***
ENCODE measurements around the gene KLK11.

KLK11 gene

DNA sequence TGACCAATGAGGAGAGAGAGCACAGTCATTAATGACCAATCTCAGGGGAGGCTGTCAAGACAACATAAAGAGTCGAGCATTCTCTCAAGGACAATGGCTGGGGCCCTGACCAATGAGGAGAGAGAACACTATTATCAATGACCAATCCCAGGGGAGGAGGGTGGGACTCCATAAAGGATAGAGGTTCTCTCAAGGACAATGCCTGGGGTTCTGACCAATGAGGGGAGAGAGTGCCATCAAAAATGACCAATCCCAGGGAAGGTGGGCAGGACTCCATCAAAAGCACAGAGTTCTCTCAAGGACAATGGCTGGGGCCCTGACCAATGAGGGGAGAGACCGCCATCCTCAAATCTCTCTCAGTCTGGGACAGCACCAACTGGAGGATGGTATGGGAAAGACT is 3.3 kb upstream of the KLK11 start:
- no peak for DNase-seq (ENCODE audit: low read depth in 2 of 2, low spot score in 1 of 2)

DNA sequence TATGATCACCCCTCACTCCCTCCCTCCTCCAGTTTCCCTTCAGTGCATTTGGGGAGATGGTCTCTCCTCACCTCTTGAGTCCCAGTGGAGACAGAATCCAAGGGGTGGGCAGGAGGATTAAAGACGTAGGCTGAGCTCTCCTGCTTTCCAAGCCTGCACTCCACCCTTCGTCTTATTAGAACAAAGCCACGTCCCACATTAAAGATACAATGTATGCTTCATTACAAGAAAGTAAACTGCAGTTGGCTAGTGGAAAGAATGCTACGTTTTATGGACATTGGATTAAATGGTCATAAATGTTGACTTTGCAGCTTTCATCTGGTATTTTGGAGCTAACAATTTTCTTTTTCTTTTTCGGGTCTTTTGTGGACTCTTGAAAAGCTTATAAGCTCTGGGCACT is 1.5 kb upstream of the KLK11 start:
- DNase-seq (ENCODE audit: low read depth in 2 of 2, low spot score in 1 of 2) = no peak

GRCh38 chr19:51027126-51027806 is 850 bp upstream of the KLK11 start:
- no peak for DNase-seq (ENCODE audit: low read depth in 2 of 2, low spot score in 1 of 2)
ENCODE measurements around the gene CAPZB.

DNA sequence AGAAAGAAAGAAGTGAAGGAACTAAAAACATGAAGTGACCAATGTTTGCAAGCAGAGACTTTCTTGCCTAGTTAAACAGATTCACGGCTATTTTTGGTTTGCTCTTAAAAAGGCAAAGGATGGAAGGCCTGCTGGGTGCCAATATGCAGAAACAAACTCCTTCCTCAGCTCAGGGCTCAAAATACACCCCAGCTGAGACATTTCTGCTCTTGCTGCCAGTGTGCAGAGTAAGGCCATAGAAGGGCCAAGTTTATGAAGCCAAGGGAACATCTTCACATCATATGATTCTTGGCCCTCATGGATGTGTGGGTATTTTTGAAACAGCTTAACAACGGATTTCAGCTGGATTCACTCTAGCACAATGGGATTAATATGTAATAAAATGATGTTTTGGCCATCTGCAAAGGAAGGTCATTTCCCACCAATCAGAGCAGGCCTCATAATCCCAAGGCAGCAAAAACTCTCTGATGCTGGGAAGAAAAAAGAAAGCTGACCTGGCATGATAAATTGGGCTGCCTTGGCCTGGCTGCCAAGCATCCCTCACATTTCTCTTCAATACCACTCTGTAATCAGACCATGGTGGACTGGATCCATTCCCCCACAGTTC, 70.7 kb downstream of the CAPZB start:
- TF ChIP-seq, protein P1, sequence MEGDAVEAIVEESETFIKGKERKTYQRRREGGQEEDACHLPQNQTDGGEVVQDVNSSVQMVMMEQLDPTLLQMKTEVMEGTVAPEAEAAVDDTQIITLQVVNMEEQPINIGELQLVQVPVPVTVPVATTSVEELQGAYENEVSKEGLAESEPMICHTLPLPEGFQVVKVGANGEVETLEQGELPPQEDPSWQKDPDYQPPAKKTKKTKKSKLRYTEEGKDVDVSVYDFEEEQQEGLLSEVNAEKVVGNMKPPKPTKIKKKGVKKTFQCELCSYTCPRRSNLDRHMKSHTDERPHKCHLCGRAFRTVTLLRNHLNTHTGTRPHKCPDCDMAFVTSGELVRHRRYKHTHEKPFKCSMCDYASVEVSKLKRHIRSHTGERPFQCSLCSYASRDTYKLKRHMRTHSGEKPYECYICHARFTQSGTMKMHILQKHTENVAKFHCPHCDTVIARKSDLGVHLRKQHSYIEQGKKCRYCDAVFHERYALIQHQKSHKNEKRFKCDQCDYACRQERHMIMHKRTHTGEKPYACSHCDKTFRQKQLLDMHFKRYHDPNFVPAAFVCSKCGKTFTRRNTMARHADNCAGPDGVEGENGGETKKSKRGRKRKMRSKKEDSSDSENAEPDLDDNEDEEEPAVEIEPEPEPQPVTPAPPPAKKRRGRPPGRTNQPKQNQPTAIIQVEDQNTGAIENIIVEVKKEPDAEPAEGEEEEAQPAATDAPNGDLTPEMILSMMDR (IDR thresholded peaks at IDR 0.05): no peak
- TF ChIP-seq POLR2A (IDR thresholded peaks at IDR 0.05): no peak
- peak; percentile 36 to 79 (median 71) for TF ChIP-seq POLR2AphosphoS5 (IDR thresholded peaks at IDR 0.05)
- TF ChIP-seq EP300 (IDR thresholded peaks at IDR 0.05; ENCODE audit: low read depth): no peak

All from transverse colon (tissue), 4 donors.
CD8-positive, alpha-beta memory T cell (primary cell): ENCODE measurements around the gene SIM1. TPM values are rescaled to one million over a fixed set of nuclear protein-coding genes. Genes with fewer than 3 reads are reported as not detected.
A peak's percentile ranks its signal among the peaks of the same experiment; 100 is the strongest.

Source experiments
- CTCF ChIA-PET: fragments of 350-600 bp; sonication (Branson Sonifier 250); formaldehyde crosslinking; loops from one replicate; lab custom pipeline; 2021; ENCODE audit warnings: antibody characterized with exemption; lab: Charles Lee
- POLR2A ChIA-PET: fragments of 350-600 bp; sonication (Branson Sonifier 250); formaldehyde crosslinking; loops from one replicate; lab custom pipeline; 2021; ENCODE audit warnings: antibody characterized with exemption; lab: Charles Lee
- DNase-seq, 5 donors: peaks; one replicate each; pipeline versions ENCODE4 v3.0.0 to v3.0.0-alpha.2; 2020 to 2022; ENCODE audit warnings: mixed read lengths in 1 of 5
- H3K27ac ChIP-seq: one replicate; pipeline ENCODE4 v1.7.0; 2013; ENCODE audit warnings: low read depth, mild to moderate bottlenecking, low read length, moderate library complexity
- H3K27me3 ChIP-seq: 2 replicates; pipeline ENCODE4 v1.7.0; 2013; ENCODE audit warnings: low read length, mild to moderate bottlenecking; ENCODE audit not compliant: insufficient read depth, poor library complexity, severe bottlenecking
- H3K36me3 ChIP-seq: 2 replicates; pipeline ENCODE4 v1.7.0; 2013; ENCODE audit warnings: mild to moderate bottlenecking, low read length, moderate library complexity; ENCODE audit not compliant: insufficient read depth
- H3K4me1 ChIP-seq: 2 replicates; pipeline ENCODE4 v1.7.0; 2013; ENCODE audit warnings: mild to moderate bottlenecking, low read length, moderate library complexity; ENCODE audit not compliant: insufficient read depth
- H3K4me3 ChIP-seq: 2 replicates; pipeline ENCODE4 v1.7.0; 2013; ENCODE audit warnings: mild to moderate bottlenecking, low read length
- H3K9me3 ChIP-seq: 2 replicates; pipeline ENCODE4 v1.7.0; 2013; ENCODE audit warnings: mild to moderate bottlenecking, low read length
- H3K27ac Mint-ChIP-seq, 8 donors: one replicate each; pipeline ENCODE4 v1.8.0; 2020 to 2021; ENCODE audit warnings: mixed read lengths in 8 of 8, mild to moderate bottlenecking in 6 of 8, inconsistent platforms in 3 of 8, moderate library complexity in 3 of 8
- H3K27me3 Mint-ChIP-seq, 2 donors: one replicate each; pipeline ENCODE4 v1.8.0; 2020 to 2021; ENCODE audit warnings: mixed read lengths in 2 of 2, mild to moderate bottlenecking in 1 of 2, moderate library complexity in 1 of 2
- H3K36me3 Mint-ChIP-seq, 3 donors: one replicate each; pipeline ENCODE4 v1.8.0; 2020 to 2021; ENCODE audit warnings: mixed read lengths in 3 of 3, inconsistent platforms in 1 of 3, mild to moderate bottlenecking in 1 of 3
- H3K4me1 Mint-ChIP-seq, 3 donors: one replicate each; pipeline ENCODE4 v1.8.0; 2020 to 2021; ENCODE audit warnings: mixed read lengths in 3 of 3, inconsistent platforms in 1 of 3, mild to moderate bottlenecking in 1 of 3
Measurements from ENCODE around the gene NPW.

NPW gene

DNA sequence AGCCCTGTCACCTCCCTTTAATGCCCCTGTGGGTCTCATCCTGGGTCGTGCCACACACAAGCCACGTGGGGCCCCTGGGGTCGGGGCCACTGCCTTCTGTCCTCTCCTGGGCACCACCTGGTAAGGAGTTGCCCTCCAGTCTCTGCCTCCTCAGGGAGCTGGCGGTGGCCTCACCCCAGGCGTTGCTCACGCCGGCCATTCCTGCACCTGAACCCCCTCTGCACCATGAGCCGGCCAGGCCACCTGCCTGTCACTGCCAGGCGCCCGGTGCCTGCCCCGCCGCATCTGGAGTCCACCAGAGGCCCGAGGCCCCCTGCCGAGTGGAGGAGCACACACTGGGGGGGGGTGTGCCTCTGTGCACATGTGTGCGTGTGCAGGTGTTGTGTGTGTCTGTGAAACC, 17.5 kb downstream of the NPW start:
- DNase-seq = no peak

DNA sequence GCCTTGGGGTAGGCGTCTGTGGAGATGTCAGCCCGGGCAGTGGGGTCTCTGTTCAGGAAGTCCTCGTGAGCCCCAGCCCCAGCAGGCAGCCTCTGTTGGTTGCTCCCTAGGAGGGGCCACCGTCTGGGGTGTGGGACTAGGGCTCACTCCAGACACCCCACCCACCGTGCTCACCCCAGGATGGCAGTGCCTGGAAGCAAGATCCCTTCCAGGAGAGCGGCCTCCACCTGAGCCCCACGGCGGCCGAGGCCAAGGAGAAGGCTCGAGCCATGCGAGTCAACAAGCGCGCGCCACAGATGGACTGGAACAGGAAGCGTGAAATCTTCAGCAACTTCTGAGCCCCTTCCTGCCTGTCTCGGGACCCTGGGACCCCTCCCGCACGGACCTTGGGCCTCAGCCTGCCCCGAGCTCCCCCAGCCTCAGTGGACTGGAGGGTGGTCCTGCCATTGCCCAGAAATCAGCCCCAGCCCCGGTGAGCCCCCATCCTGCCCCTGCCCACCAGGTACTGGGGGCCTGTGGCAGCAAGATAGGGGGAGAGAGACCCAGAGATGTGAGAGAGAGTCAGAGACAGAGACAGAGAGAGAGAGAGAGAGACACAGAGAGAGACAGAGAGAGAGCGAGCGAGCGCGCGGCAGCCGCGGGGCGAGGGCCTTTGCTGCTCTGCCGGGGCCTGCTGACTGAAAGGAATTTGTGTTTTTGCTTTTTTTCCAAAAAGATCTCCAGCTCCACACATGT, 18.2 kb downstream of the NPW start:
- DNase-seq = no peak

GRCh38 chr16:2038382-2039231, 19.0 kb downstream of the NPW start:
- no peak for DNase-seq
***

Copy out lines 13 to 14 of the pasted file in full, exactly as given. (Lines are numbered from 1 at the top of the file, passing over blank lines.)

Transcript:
- peak; percentile 36 to 79 (median 71) for TF ChIP-seq POLR2AphosphoS5 (IDR thresholded peaks at IDR 0.05)
- TF ChIP-seq EP300 (IDR thresholded peaks at IDR 0.05; ENCODE audit: low read depth): no peak